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Question DetailsAsked on 1/15/2017

How long for the plaster to dry...?

Hi! I just tried to fix my wall with some DAP plaster I bought from Home Depot it has been roughly 3 hours since I have finished and I am still waiting for it to fully dry...? I could be wrong but I thought it was suppose to dry a lot faster.

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2 Answers


Oops - guess you did not read up first. Generally you have to let drywall compound dry at least 1 day before recoating or priming - more in a house with humidity over about 50%. Generally, about one day is allowed before the next smoothing coat, and 2-4 days is allowed by pros before painting or wallpapering over drywall compound - up to a few to six weeks for true plaster, and typically more like a month for newly cast concrete.

Basically, with drywall compound (if that is what you used), if when you sand it all you get is dust with no smearing it is ready to put on another smoothing coat or a water-based (latex, acrylic latex) primer paint, but for oil-based finishes I would wait 3-5 days after applying the last coat of compound, and a minimum of 7 days total after initial mudding of the joints (where it is 1/2-3/4" thick in the joint so dries slower) before painting primer over it.

If you actually meant true "plaster", which would normally only be used to plaster walls or for major plaster wall repairs (or sometimes for faux texturing) - that is commonly a many week (4-6 commonly) drying time in normal conditions unless you put major fans and heaters to work blowing on it, which can bring the time down to a couple of weeks typically. Obviously, longer for a full-thickness wall repair than for a skim coat.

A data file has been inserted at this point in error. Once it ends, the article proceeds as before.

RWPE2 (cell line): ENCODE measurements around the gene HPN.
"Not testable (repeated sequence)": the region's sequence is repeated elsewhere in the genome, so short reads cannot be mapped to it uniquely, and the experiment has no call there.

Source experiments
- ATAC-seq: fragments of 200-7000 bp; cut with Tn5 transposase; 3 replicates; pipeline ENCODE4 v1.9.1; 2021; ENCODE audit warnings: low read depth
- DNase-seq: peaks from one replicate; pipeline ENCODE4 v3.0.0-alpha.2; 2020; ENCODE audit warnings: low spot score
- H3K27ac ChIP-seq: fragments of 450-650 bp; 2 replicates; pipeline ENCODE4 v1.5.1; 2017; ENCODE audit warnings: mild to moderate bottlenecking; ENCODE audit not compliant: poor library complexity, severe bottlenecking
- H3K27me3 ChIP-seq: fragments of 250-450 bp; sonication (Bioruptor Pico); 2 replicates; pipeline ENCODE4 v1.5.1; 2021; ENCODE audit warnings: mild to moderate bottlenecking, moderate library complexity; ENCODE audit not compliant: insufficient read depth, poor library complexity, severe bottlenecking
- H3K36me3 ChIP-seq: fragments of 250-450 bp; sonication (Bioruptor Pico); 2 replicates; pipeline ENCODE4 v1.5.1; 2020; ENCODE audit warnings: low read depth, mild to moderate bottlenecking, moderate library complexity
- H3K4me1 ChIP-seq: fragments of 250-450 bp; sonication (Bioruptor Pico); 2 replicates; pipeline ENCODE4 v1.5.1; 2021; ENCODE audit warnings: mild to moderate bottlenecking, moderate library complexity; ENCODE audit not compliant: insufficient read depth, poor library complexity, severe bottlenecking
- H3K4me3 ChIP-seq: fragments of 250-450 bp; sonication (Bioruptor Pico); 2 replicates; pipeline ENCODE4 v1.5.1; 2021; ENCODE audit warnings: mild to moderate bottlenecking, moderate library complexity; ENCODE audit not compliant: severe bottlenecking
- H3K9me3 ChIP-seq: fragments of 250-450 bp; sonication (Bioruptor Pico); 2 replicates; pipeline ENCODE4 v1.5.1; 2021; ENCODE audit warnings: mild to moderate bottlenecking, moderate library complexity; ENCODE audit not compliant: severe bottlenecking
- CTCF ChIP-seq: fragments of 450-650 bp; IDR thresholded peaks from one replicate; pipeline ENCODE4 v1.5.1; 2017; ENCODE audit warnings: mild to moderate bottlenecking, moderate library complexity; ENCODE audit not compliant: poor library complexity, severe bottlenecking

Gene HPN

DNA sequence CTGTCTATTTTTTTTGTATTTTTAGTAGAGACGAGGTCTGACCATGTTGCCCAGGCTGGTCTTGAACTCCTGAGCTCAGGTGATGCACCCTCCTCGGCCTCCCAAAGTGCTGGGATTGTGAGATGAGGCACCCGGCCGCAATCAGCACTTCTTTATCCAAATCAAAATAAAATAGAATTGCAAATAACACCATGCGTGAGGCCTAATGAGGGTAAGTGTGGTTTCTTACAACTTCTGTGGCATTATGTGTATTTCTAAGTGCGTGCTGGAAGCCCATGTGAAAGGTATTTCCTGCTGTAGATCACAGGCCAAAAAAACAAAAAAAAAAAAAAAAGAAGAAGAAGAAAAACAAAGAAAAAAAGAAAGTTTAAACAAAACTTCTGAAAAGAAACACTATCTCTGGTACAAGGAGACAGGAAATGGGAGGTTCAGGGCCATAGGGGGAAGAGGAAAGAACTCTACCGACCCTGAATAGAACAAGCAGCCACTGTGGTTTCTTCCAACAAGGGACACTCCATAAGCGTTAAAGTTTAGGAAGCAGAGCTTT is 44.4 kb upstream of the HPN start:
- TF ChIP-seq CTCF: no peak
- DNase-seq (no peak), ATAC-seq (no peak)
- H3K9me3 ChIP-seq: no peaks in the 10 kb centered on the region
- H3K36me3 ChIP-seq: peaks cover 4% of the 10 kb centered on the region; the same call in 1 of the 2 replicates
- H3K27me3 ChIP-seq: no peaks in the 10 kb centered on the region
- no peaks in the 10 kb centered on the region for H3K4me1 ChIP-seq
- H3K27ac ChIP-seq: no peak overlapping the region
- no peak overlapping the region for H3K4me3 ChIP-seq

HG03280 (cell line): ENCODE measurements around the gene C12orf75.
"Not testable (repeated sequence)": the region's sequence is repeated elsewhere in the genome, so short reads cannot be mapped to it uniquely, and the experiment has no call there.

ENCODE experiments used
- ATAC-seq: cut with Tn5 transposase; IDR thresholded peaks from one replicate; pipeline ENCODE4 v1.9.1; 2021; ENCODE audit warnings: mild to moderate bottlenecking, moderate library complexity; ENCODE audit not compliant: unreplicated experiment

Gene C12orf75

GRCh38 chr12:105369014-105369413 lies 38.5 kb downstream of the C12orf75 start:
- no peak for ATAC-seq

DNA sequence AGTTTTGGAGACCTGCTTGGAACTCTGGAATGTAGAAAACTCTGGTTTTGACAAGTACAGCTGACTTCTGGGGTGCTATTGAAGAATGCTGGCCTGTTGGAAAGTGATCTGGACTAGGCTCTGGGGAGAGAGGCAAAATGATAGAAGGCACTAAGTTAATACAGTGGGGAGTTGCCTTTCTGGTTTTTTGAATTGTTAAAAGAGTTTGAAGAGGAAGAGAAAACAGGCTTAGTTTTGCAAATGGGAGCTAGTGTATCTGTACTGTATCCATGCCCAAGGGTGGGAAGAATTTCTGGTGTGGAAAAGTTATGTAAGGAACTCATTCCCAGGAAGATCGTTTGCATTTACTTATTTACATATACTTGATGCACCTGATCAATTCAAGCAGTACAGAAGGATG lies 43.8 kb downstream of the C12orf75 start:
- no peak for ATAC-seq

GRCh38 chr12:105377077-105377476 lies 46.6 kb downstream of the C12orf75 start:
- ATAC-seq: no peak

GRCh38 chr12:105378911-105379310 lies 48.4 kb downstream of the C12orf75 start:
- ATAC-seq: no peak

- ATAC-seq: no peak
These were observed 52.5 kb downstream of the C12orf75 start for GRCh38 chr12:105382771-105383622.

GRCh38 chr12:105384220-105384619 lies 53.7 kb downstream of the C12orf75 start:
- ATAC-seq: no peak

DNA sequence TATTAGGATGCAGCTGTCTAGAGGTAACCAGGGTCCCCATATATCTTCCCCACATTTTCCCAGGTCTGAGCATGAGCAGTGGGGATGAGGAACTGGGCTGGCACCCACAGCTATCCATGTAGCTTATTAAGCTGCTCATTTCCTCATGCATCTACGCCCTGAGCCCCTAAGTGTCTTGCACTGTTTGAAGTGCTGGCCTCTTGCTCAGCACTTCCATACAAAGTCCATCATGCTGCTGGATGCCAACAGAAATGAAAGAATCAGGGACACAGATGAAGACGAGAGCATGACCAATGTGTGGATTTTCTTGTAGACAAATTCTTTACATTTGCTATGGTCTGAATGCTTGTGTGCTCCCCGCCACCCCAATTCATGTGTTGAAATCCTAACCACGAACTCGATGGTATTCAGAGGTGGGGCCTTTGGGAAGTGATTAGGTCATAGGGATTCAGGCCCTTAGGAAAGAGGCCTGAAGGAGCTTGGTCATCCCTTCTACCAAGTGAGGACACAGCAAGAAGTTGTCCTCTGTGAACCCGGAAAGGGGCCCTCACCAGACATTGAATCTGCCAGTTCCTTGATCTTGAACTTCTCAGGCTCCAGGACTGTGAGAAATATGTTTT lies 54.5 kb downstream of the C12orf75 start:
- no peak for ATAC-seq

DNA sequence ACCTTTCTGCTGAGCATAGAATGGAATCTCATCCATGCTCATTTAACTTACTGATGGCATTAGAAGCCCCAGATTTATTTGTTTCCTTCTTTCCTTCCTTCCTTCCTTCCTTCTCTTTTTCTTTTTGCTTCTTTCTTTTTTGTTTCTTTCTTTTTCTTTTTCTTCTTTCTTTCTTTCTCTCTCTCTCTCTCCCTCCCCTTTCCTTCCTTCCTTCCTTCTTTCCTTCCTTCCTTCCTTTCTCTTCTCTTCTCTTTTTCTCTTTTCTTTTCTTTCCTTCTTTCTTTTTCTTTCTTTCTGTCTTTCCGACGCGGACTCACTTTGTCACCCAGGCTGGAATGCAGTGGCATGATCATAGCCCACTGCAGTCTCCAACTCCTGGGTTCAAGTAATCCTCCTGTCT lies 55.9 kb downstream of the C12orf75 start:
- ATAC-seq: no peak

Not knowing which product you used, but the normal DAP joint compound (what most people would grab for drywall work) data is here -

says 8-24 hours drying time between coats (depending on thickness and humidity), and says should be "thoroughly dry" before painting or wallpapering ("finishing" in their instructions) - which to me means 2-3 days minimum after application ASSUMING relatively dry interior air.

For rapid plaster and drywall repair work, there are fast-drying compounds like Spackle (maybe what you thought you were getting) that are ready to recoat in an hour typically, or paint in about 4 hours. Though if filling a "hole" through the plaster/drywall, so the patch is an inch thick or so, can commonly take even Spackle 4-8 hours to cure. Those compounds are for drywall REPAIR - drywall "compound" is for taping joints and getting a smooth finish over joints and fasteners, and some types also for texturing, although it is awfully soft and dentable for that use so normally a drywall texturing compound or "texture paint" is used on any place that is subject to scuffing or bumping.

Answered 3 years ago by LCD



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Answered 3 years ago by Member Services

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